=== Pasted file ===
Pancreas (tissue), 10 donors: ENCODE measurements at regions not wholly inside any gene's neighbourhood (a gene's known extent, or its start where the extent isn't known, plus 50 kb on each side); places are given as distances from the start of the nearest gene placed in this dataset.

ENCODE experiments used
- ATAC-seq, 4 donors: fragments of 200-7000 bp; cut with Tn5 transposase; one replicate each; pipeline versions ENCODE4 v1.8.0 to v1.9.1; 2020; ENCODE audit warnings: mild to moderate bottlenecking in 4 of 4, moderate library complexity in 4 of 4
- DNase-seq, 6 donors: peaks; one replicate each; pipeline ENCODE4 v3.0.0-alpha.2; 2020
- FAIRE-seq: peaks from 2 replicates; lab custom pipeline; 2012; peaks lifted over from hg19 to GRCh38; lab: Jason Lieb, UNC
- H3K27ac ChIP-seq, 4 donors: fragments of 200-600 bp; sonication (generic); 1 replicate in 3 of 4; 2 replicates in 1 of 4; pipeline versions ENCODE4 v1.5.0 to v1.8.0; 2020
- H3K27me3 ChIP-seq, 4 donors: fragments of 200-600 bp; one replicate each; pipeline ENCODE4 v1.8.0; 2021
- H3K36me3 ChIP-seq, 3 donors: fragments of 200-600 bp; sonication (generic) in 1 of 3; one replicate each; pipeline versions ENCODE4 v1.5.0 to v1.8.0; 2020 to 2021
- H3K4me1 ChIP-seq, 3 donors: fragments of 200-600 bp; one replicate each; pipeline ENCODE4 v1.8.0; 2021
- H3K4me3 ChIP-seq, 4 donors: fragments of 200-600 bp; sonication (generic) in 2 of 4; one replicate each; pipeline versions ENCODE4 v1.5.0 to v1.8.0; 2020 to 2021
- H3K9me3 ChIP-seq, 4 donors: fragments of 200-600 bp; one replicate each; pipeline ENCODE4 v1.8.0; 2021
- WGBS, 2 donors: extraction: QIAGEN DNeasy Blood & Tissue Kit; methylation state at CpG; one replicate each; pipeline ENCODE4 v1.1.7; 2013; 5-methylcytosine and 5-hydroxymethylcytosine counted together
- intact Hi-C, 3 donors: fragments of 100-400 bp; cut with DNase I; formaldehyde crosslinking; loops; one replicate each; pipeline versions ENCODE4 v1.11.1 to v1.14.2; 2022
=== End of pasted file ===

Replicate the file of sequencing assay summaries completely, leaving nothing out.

Pancreas (tissue), 10 donors: ENCODE measurements at regions not wholly inside any gene's neighbourhood (a gene's known extent, or its start where the extent isn't known, plus 50 kb on each side); places are given as distances from the start of the nearest gene placed in this dataset.

ENCODE experiments used
- ATAC-seq, 4 donors: fragments of 200-7000 bp; cut with Tn5 transposase; one replicate each; pipeline versions ENCODE4 v1.8.0 to v1.9.1; 2020; ENCODE audit warnings: mild to moderate bottlenecking in 4 of 4, moderate library complexity in 4 of 4
- DNase-seq, 6 donors: peaks; one replicate each; pipeline ENCODE4 v3.0.0-alpha.2; 2020
- FAIRE-seq: peaks from 2 replicates; lab custom pipeline; 2012; peaks lifted over from hg19 to GRCh38; lab: Jason Lieb, UNC
- H3K27ac ChIP-seq, 4 donors: fragments of 200-600 bp; sonication (generic); 1 replicate in 3 of 4; 2 replicates in 1 of 4; pipeline versions ENCODE4 v1.5.0 to v1.8.0; 2020
- H3K27me3 ChIP-seq, 4 donors: fragments of 200-600 bp; one replicate each; pipeline ENCODE4 v1.8.0; 2021
- H3K36me3 ChIP-seq, 3 donors: fragments of 200-600 bp; sonication (generic) in 1 of 3; one replicate each; pipeline versions ENCODE4 v1.5.0 to v1.8.0; 2020 to 2021
- H3K4me1 ChIP-seq, 3 donors: fragments of 200-600 bp; one replicate each; pipeline ENCODE4 v1.8.0; 2021
- H3K4me3 ChIP-seq, 4 donors: fragments of 200-600 bp; sonication (generic) in 2 of 4; one replicate each; pipeline versions ENCODE4 v1.5.0 to v1.8.0; 2020 to 2021
- H3K9me3 ChIP-seq, 4 donors: fragments of 200-600 bp; one replicate each; pipeline ENCODE4 v1.8.0; 2021
- WGBS, 2 donors: extraction: QIAGEN DNeasy Blood & Tissue Kit; methylation state at CpG; one replicate each; pipeline ENCODE4 v1.1.7; 2013; 5-methylcytosine and 5-hydroxymethylcytosine counted together
- intact Hi-C, 3 donors: fragments of 100-400 bp; cut with DNase I; formaldehyde crosslinking; loops; one replicate each; pipeline versions ENCODE4 v1.11.1 to v1.14.2; 2022